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FDA Approves Iwilfin for High-Risk Neuroblastoma in Adults and Children

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The Food and Drug Administration approved Iwilfin for high-risk neuroblastoma in adult and pediatric patients who previously had at least a partial response to a multiagent, modality therapy.

FDA approval of Iwilfin for patients with high-risk neuroblastoma.

The FDA approved Iwilfin (eflornithine) to treat adult and pediatric patients with high-risk neuroblastoma.

The Food and Drug Administration (FDA) approved Iwilfin (eflornithine) to treat adult and pediatric patients with high-risk neuroblastoma who have shown at least a partial response to a previous multiagent modality therapy, which includes anti-GD2 immunotherapy.

The FDA reported that this drug is the first approval of a therapy used to reduce the risk of relapse in children with high-risk neuroblastoma.

The approval of Iwilfin was based on findings from two studies (Study 3b and Study ANBL0032) that demonstrated the efficacy of the drug.

Study 3b involved two cohorts, in which a total of 105 eligible patients with high-risk neuroblastoma in one cohort received Iwilfin orally twice a day until they showed signs of cancer progression, unacceptable toxicity or for a maximum of two years.

There were 1,241 patients in Study ANBL0032, which compared treatments of dinutuximab, granulocyte-macrophage colony-stimulating factor, interleukin-2 and cis-retinoic acid, with cis-retinoic acid alone, specifically in pediatric patients with high-risk neuroblastoma.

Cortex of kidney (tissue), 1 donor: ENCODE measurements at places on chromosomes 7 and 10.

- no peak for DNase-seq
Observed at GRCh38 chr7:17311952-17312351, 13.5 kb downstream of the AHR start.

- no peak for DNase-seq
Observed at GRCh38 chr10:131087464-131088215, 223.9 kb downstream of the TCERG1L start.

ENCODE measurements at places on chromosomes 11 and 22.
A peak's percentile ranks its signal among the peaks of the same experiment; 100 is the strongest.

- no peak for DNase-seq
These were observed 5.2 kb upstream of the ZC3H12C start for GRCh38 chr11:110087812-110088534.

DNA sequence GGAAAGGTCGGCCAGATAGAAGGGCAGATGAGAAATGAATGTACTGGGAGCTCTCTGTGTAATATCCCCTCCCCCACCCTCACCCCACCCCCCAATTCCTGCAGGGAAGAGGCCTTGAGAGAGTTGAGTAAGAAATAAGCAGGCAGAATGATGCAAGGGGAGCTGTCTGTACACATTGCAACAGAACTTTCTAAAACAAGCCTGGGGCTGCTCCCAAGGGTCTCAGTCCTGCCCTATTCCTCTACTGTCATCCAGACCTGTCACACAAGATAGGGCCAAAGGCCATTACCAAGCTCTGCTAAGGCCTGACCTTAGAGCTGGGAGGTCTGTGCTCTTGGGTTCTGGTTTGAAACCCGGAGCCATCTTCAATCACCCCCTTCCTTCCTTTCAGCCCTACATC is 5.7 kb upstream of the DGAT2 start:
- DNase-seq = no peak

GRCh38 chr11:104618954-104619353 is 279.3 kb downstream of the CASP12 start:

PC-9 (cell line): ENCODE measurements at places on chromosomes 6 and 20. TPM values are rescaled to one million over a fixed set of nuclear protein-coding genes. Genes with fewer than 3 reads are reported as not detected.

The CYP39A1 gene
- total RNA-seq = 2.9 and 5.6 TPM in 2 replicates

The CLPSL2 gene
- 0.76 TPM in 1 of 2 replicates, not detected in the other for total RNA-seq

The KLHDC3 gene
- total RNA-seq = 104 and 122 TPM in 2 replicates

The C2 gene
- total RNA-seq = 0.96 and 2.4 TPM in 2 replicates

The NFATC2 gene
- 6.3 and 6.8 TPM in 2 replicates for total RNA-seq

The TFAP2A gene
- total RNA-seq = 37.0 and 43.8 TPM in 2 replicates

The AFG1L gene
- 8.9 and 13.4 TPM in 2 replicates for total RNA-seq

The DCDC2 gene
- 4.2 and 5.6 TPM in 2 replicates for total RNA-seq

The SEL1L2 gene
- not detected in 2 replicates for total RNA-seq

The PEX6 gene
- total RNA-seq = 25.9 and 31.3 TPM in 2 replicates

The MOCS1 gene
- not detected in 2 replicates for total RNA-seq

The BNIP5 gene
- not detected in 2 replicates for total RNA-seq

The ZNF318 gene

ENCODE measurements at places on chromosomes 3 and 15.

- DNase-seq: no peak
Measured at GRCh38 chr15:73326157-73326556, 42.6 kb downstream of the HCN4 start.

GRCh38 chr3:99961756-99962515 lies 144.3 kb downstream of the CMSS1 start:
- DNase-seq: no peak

Eligible patients from both studies were matched using propensity scores (probability of a patient receiving specific treatment considering information including age, sex and reason for treatment). This analysis included 90 patients treated with Iwilfin and 270 patients in the control group from Study ANBL0032.

Notable findings included event-free survival (time after treatment when cancer does not come back or worsen; disease progression). Other notable findings included overall survival (length of time from diagnosis or start of treatment when a patient is still alive).

Regarding common side effects, patients in Study 3b had otitis media (infection and inflammation in the middle of the ear), diarrhea, cough, sinusitis, pneumonia, upper respiratory tract infections, conjunctivitis (pink eye), vomiting, fever, allergic rhinitis (allergic inflammation within the nose) and decreased neutrophils (white blood cells).

Other common side effects included increased alanine transaminase (enzyme mostly found in the liver), increased aspartate aminotransferase (enzyme mostly found in the liver), hearing loss, skin infection and urinary tract infection.

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